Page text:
There are a number of other important implications from the State Street lawsuits. The first relates to the identity of the claimants – these are very large institutions suing other very large institutions. These lawsuits are not the kind of lawyer-driven stock drop lawsuits that have drawn so much ire from would be reformers. These are conservative business litigants using plaintiffs’ tools seeking to recoup significant losses. These sophisticated litigants may be unlikely to accept quick compromises, and, mindful of their own fiduciary obligations, may well be unwilling to accept any compromise that does not represent a very significant percentage of the losses.

The second important implication of the State Street lawsuits is the sheer magnitude of the dollars involved, as demonstrated by State Street’s pre-tax set aside of $618 million for cases that are only in their earliest stages. The State Street litigation reserve underscores the staggering exposures that these cases and others like it represent. The stakes in these cases are enormous.

The third implication derives directly from the enormity of the financial exposures involved; that is, these cases clearly have very serious repercussions for liability insurers, a consideration discussed in a January 4, 2008 Dow Jones newswire article entitled "Subprime Litigation May Dent D & O Insurers Like Chubb, AIG" (here). The article’s overall conclusion – that the subprime litigation wave may represent a significant concern for D & O insurers – is a valid point that I have in fact previously considered in a prior post (here). However, while I generally agree with the Dow Jones article’s overall thrust, I do disagree with some the article’s premises.

The most egregious of the article’s faulty premises is that the State Street lawsuits represent a D & O insurance exposure. The article disregards the fact that four of the five State Street lawsuits are brought under ERISA. The typical D & O policy contains an ERISA exclusion, primarily because exposures under ERISA are covered under a separate fiduciary liability policy, not a D & O policy.

In addition, none of the five complaints name as a defendant any individuals; there are no director or officer defendants in any of these complaints (although there are John Doe defendants named without further identification in several of the complaints). The entity coverage under the typical D & O policy provide coverage only for securities claims against insured entities, and none of the five complaints raise securities law allegations.

So, contrary to the Dow Jones article’s presumption, the State Street complaints do not themselves appear to embody any particular D & O insurance threat, as in their current forms at least, they would not appear implicate the typical D & O insurance policy. To be sure, the complaints may represent serious threats to fiduciary liability insurers and perhaps even to investment management errors and omissions (E & O) insurers, and to that extent the implication would seem to be that the subprime litigation wave represents a much more extensive threat to the insurance industry beyond just D & O. All of which does indeed suggest that the subprime litigation wave is a potentially complex and serious threat to insurers generally. To that extent, at least, the Dow Jones article is correct when it states that State Street’s reserve "has increased concern that insurers offering policies covering such exposures could be hit with big claims from the credit crisis."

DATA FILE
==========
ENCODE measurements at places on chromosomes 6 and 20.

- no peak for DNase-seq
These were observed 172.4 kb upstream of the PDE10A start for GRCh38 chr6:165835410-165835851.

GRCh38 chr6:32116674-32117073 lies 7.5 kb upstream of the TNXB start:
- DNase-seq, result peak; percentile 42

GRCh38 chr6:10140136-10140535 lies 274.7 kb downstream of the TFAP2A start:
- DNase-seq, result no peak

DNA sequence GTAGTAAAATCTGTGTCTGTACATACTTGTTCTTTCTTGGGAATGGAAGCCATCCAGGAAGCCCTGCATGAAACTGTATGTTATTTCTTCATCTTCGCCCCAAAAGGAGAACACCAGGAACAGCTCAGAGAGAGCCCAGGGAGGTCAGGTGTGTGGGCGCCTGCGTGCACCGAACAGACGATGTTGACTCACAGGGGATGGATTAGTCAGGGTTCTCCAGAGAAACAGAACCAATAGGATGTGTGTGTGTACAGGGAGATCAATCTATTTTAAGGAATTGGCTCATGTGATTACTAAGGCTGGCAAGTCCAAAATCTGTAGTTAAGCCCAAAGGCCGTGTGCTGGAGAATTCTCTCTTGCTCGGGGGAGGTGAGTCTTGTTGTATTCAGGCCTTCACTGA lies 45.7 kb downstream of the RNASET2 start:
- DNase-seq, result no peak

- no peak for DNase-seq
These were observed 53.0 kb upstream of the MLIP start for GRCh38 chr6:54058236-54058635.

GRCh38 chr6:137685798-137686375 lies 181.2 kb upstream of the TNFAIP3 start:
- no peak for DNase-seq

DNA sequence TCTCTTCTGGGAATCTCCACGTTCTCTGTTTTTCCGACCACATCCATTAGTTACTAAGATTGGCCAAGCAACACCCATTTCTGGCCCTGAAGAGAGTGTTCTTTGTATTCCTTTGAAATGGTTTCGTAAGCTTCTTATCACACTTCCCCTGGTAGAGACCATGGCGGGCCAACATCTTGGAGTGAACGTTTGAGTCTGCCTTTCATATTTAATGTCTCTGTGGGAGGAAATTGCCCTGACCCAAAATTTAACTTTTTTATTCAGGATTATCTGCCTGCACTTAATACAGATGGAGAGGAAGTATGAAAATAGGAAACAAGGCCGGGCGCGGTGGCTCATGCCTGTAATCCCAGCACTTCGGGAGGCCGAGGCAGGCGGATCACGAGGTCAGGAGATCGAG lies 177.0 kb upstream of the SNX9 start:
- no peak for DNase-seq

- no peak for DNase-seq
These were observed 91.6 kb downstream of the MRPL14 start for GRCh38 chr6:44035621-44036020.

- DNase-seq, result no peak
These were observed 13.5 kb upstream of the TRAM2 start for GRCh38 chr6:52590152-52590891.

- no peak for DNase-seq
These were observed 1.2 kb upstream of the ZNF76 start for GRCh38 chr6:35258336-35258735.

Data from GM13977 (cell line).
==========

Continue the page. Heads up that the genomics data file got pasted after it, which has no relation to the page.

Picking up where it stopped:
In any event, I do agree that the subprime litigation wave represents a threat to the D & O insurers, even if the State Street lawsuits themselves may not. My prior blog posts on the potential impact on D & O insurers from the subprime meltdown can be found here and here; even though I wrote these posts months age, the analysis still appears more or less valid.

It should also be noted that there have been a number of other subprime related lawsuits brought under ERISA, primarily by employees raising allegations relating to company stock held in the 401(k) plans. A list of these employee ERISA lawsuits may be found in my running tally of subprime-related litigation, here.

The January 6, 2007 New York Times has an article entitled "Testing Investors’ Faith in State Street" (here) that examines the market’s curious reaction to State Street’s announcement concerning its litigation reserve — its stock price went up, hitting a 52-week high, a response that Times columnist Gretchen Morgenson is at a loss to explain.

Now This: The American Dialect Society has chosen (here) "subprime" as the 2007 Word of the Year. Pondering this development, I was moved to reflect that the subprime meltdown has moved beyond a mere financial event; it has become a cultural, social, and even political phenomenon.

Like all important phenomena, the subprime meltdown has deep roots, which arguably go back to the early 80s when the market for mortgage securities was more or less invented at Salomon Brothers, as entertainingly retold in Michael Lewis’s classic, Liar’s Poker. Though the events described in Lewis’s book took place over twenty years ago, they resonate now with irony and sometimes even ominous portent, although much of the current resonance was perhaps unintended when the words were originally written.

The most portentous segments detail the creation in the mid-80s of the recently eventful mortgage security, the collateralized mortgage obligation (CMO), about which Lewis notes, in words that contemporary investors in Norway, Japan, Australia and the U.K might now rue, that "CMOs opened the ways for international investors who thought American homeowners were a good bet." Lewis also notes, in an observation that seems particularly ironic today, that that as a result of the innovation of CMOs, "investors now had a new, firm idea of what the price of a mortgage bond should be." Lewis goes on to describe how the Wall Street Bankers "found a seemingly limitless number of ways to slice and dice home mortgages."

Space constraints prevent doing full justice to Lewis’s account, so fraught with significance in light of today’s circumstances. Suffice it to say that given recent events, Liar’s Poker merits and rewards a re-reading. It is as entertaining as it ever was, but the description of the invention of the market for mortgage bonds seems to matter in ways that it did not previously.

Special thanks to loyal reader Matt Rossman, who pointed out Liar’s Poker’s newly relevant historical value some time ago – I only recently got around to following up on Matt’s suggestion to re-read the book.